Women now manage 20% of the 50 largest endowments and foundations in the United States compared to 4% just ten years ago.” The financial arena has been primed to see these numbers grow. As we have seen, popular media has become increasingly vocal in its support of evidence-based research on gender differences relevant to the investment industry. Women, the research indicates, tend to consult with more people and spend more time on their decisions. In addition to being naturally collaborative, the experts point to other gender-influenced skill sets.

For years, as an economist at the University of Texas at Dallas, Catherine Eckel studied the relationship between gender and risk. Her findings underscore the commonly accepted gender risk gap with an added observation about the impact of competition on effort: “Men work harder if they’re competing with someone, while women work with the same intensity regardless.” Whether this heightened effort by men produces an effect that economists refer to as sunk costs is fodder for additional research, but men’s perceptions about their investment ability are measurably skewed. As Eckel says, “Men know nobody can beat the market—but they can.”

Sylvia Beyer, chair of the psychology department at the University of Wisconsin at Parkside in Kenosha, has studied the relationship between self-confidence and gender for 20 years. She says, “Girls are raised to be nice, not to be too full of themselves. Boys-they can brag.” Beyer has found that when asked to consider their “male task” skills (as in the fields of math and computer science) women tend to underrate their skills, while men tend to have inflated views of their abilities and overrate their skills. Given these findings, which have been widely popularized of late, it is not surprising that the number of women chief investment officers managing funds for endowments and foundations is increasing, fueled, it appears, by the demand for skills that women readily bring to this segment of the investment world.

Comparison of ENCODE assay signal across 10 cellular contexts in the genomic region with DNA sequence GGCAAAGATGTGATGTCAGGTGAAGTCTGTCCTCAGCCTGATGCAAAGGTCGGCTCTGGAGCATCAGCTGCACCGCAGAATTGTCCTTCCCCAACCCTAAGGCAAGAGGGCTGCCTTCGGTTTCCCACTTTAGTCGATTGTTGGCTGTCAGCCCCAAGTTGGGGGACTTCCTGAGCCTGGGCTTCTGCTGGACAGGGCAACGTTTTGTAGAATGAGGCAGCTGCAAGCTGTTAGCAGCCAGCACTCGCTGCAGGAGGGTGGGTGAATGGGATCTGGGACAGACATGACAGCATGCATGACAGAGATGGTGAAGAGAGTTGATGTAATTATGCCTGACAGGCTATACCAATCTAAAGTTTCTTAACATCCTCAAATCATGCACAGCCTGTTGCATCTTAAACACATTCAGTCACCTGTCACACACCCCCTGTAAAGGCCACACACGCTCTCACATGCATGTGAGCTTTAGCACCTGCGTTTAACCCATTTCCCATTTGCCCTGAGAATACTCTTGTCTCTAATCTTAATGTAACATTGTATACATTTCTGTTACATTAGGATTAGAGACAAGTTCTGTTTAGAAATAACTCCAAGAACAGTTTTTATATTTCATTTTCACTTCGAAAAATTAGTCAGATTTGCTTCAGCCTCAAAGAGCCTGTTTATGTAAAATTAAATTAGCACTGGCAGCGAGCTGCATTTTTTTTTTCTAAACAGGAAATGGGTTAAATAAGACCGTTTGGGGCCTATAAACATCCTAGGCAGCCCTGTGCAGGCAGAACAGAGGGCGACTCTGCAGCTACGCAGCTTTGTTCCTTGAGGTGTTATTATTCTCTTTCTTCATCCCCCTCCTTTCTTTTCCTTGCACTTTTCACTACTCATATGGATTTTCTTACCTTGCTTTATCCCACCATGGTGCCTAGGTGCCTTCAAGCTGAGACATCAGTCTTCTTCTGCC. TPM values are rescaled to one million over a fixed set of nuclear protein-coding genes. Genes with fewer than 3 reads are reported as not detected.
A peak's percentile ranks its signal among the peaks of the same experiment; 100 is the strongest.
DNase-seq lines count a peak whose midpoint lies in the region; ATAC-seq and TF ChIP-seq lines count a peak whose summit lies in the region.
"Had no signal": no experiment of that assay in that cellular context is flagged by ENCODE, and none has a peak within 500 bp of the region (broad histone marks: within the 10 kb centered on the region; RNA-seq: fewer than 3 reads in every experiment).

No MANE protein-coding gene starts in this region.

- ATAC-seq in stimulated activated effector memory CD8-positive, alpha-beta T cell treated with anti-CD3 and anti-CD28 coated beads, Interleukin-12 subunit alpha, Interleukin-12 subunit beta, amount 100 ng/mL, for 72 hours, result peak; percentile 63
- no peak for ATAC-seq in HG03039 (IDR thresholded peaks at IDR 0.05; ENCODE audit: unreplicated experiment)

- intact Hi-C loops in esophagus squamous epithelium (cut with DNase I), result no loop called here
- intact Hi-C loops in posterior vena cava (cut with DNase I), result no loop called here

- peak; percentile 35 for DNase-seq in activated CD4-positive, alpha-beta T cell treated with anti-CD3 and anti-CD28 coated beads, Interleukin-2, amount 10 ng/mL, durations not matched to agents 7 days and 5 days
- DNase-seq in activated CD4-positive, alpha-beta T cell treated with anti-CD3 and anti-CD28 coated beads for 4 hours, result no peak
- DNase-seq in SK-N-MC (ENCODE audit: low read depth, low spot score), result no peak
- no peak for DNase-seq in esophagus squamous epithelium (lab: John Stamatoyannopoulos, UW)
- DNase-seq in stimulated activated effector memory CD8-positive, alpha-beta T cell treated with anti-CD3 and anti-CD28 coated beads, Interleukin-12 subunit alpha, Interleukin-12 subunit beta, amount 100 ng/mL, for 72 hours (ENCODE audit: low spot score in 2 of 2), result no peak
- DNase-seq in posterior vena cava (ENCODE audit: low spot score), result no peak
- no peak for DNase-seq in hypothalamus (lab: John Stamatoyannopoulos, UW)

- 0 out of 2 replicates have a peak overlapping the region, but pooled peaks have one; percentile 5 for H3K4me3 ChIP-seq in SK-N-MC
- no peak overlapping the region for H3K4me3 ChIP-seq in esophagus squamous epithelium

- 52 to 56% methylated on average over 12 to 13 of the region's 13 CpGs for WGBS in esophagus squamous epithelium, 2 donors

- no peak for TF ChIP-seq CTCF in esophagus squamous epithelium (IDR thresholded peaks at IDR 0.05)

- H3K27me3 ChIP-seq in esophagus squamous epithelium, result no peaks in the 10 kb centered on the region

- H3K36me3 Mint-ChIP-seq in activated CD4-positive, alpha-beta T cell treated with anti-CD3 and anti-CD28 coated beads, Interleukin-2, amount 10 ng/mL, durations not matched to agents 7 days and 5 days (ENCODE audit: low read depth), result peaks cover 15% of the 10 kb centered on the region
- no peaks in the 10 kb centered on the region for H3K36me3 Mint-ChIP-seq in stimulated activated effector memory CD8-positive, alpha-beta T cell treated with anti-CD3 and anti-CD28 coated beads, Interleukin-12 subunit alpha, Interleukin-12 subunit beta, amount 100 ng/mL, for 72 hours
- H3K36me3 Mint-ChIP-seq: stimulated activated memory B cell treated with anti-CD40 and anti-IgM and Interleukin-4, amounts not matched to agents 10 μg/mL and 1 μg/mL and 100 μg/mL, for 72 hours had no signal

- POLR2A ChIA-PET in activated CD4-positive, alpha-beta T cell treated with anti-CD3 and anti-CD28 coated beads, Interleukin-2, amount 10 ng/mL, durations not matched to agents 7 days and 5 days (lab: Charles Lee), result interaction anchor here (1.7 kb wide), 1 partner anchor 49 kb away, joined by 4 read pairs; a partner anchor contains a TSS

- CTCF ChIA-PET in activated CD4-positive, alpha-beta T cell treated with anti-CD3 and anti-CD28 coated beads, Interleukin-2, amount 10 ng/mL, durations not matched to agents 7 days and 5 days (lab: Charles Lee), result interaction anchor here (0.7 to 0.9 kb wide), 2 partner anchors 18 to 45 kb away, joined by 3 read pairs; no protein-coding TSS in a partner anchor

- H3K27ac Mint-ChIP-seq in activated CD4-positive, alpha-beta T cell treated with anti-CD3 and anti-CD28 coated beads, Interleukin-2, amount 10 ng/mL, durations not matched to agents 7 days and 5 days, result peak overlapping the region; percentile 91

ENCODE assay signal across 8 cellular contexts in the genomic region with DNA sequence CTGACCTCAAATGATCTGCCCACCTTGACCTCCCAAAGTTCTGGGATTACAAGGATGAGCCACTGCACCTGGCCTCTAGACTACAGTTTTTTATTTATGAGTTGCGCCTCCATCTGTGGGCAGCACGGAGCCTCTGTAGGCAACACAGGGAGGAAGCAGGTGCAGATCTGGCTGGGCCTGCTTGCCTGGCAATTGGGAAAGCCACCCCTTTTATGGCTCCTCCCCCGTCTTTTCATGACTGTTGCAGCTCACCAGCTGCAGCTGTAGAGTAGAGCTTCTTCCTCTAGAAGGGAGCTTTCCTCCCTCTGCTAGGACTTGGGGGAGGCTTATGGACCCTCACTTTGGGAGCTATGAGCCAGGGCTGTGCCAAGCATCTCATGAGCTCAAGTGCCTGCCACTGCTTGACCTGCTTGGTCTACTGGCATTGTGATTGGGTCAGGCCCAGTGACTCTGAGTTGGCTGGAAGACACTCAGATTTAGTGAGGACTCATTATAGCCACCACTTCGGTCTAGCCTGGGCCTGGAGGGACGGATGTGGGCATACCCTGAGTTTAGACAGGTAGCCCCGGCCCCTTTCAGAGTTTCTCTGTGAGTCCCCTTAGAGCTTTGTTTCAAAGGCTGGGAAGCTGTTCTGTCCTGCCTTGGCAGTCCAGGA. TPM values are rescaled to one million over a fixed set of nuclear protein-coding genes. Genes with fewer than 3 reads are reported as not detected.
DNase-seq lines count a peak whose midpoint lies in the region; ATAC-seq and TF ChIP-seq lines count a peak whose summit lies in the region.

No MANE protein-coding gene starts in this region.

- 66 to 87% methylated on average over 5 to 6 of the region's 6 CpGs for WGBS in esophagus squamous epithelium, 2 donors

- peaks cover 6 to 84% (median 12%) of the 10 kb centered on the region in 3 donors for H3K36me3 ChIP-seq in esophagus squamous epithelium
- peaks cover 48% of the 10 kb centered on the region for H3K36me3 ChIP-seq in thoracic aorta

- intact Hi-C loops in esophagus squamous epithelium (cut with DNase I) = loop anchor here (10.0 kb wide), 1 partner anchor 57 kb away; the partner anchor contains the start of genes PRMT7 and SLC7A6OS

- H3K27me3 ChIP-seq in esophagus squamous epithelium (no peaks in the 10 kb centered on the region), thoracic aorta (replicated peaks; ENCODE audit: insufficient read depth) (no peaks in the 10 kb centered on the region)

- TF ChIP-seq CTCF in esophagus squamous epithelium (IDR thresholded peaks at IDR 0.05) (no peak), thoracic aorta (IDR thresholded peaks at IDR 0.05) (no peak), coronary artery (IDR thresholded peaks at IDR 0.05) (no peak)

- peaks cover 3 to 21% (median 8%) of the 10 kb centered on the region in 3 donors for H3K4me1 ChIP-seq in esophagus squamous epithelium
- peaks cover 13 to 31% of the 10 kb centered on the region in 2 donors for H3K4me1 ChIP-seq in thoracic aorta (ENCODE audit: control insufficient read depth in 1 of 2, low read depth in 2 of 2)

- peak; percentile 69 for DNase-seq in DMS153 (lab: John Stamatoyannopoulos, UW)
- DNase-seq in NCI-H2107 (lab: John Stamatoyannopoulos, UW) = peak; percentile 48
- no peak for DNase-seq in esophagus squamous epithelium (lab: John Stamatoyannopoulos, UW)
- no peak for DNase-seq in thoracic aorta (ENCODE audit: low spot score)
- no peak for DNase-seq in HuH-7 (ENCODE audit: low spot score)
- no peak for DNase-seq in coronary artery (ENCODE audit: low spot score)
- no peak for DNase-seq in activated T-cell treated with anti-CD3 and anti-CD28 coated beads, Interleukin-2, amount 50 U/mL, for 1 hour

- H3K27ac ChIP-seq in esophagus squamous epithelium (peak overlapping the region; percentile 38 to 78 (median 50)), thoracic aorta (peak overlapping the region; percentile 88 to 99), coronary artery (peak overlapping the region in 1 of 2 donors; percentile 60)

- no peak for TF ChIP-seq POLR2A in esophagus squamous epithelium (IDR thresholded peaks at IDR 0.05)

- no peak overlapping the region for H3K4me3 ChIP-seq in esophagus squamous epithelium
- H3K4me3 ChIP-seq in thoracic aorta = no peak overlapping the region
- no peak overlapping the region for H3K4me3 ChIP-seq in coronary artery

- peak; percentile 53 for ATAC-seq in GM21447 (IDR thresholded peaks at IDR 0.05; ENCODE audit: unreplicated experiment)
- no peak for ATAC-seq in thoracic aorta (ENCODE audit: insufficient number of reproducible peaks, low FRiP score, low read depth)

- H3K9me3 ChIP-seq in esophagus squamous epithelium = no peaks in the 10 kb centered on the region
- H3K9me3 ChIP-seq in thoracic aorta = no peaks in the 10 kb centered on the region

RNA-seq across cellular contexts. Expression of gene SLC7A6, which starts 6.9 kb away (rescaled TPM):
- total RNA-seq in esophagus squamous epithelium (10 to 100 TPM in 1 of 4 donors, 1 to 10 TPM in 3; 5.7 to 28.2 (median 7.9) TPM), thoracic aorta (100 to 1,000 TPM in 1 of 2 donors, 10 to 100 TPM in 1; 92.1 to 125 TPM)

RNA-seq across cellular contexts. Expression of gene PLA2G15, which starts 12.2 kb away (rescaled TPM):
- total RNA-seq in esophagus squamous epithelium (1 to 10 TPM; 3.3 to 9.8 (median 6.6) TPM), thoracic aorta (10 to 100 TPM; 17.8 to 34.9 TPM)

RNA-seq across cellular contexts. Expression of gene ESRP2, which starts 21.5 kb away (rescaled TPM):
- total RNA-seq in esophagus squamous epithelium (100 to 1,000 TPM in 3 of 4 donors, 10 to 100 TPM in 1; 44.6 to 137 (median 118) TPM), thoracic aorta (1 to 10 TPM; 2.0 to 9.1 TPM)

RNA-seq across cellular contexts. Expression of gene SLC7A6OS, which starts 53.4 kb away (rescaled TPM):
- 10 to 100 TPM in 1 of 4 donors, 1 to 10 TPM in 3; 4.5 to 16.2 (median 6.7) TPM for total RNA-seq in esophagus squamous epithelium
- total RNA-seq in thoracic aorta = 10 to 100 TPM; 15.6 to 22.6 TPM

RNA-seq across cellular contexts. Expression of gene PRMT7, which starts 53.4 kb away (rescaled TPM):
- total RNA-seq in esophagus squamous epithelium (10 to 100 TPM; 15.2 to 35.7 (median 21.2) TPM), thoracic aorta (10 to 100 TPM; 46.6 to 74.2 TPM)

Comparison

Investment management professionals are everywhere trying to fit pieces into a puzzle that will restore some measure of fiscal stability and help to establish the big picture for institutional investing in the future. That picture has changed radically for endowments and foundations. In the fiscal year ended June 30, 2009, the average loss for college and university endowments was 19%; the largest funds were generally impacted the most. The richest university in the world, Harvard, lost $10 billion in fiscal year 2009 and Yale lost $5.6 billion. A combined total of $36 billion was lost by the ten largest U.S. endowment funds – predominantly because their allocations to alternative investments had reached unprecedented levels.

Individual investors are advised to identify how risk-averse they are and to choose investment styles that are a good match for their investment type profiles. Institutional investors accomplish the same thing through careful development of a well-documented, well-reasoned investment policy. An investment policy clarifies an institution’s fiscal objectives and serves as a fiduciary guide to prevent style drift or unintended changes over the long-term. However, an investment policy generated by an endowment or foundation does not necessarily translate into a good fiduciary practice for other types of institutional investors. Certain attributes of endowments and foundations make particular investment strategies viable, even preferable.

Endowments and foundations are mission-focused and have long investment timelines. Foundations are generally established for charitable purposes and begin with a discrete corpus, to which additional funds are generally not added; endowments typically fundraise continuously.